In SCLC turned its attention to the notorious stronghold of white power, Birmingham, Alabama, to inaugurate the one hundredth anniversary of the Emancipation Proclamation.

The city was known as "Bombingham" because more than fifty bombings afflicted the black community between World War II and When SCLC members organized a series of mass protests, marchers were attacked and jailed and many local ministers called for an end to the demonstrations. In a controversial decision, arrested adults were replaced on the streets with young children. Images of small children attacked by dogs and police clubs and knocked off their feet by fire hoses shocked the world.

The day after W. Du Bois died in Ghana, , people descended on the nation's capital, where King's "I Have a Dream" speech took on mythic proportions. Not a month later, white supremacists bombed the Sixteenth Street Baptist Church in Birmingham, leaving four little girls dead. Central Intelligence Agency director J. Edgar Hoover identified the attackers but disliked the Civil Rights movement, so he did nothing.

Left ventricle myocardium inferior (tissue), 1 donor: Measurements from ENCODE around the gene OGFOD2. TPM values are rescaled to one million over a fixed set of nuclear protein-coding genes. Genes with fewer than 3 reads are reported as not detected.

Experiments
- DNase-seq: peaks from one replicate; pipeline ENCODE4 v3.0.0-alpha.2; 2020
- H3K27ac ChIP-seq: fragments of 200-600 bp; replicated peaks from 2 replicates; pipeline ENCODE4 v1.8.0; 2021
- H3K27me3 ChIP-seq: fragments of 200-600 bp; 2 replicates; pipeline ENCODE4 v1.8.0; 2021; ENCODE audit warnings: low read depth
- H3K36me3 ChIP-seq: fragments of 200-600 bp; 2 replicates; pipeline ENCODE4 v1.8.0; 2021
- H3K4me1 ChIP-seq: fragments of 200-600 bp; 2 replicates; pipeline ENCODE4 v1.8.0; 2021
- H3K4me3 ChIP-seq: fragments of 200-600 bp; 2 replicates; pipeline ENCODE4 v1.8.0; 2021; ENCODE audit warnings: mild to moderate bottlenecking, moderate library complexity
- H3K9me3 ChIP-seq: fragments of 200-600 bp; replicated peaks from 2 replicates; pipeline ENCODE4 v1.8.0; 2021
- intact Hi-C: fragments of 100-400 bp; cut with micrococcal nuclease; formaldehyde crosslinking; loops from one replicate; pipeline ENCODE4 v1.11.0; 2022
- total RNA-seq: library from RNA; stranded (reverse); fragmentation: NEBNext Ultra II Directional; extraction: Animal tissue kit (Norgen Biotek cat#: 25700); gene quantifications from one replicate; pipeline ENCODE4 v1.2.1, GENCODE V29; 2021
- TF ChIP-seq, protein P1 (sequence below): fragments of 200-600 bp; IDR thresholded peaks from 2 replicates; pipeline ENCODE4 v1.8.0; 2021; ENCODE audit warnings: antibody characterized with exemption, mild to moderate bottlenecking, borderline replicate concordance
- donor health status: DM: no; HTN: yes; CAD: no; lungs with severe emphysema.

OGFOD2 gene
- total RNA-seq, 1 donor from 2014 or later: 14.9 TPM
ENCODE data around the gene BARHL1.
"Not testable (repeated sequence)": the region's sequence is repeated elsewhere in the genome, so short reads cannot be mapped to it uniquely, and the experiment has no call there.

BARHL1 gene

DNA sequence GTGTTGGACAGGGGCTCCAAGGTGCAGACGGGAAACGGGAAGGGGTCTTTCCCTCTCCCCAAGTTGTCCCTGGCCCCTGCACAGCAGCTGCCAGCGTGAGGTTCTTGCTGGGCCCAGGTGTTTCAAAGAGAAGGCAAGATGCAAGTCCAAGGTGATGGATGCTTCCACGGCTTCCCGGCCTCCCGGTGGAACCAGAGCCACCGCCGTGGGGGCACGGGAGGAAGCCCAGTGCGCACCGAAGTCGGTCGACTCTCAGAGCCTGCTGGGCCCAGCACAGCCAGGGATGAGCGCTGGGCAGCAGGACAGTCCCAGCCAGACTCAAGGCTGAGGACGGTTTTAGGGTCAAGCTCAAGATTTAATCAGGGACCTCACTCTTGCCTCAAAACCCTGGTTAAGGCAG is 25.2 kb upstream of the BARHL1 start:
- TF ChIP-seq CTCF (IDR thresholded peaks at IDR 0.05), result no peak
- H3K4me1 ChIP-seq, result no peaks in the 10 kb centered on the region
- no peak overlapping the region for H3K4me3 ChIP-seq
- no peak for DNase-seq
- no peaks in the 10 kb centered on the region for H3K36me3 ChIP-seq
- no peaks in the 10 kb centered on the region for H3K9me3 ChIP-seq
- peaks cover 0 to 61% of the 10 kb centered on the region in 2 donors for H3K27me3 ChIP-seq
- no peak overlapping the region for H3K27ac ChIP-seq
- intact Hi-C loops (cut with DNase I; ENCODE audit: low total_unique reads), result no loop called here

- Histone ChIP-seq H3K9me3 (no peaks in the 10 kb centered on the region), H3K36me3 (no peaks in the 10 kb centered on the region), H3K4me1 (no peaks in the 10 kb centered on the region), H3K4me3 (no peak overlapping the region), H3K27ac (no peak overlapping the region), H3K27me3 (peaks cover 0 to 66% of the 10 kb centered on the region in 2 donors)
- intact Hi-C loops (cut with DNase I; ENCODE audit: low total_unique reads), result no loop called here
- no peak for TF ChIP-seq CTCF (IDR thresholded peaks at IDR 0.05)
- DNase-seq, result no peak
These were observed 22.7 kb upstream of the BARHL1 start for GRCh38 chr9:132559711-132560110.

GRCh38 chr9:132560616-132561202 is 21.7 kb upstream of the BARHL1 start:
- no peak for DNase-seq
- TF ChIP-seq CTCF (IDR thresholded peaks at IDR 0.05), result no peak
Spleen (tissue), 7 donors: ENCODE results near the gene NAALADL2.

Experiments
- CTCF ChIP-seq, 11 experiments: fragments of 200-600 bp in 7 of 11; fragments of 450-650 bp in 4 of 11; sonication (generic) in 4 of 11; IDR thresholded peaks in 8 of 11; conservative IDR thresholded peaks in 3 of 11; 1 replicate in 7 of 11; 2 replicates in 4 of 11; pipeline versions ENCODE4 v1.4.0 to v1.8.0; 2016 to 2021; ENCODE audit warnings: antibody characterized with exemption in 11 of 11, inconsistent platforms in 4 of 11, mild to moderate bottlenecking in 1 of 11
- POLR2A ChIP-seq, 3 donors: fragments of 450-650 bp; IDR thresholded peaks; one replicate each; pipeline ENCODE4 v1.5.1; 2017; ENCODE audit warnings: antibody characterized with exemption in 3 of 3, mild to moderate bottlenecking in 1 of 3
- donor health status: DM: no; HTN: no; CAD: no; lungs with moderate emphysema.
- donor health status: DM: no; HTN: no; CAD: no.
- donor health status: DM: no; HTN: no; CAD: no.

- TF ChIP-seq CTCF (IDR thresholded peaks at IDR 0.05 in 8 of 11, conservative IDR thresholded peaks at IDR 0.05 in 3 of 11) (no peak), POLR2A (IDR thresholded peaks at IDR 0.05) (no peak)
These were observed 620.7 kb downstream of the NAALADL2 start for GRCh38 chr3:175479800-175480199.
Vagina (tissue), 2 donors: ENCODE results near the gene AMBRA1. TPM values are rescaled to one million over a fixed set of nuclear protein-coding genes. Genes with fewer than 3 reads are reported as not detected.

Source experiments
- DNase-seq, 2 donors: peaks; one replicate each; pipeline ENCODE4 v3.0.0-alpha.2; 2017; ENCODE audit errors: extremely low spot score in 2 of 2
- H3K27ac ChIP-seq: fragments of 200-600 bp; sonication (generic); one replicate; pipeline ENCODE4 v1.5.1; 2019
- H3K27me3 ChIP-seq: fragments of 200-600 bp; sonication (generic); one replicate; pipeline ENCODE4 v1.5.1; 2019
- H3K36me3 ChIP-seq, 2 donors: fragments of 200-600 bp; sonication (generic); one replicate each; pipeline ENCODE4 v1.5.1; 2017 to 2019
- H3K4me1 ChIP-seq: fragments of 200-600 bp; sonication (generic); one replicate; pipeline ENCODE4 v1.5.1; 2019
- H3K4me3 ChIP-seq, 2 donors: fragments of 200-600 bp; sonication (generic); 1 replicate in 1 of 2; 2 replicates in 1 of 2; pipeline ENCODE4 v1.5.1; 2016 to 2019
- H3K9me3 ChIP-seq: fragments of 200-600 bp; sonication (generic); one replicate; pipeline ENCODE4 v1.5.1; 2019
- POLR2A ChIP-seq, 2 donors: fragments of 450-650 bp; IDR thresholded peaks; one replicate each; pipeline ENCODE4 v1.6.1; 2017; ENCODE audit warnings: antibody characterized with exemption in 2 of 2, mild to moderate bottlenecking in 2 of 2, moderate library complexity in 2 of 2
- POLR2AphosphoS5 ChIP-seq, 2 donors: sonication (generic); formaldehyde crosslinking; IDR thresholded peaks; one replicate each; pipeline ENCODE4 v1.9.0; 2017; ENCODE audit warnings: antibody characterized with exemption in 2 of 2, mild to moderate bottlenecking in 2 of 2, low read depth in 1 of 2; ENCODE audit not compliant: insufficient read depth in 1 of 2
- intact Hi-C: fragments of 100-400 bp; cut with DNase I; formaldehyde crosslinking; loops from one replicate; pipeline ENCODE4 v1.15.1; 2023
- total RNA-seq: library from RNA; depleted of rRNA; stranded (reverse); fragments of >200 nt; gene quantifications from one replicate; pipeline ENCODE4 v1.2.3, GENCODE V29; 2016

Robert Moses and Amzie Moore offered their own response in by inviting northern white students to Mississippi for a "Freedom Summer" to register black workers and set up "Freedom Schools. Unlike the countless murders of local black people, these killings received international attention. Eighty-three delegates were elected, but they were denied access to the Democratic National Convention in Atlantic City.

Fannie Lou Hamer told cameras that they were the true democratically elected representatives of the state, not those sponsored by all-white state elections. The convention seated the white elected delegates, while the MFDP rejected the offer of two at-large seats. This was the most far-reaching and comprehensive civil rights legislation Congress had ever passed. It banned discrimination in public accommodations and the workplace but did not address police brutality or racist voting tests.

The six hundred protestors reached the Pettus Bridge but were pushed back by police violence and tear gas. The attack was dubbed Bloody Sunday. President Johnson was ultimately forced into action, calling on Congress to pass the Voting Rights Act of Racism had excluded black people from the accumulation of wealth and resources, a historical reality that could not be addressed by legal protection in the present. In fact, the federal government did turn its attention to the economic question with a limited "war on poverty.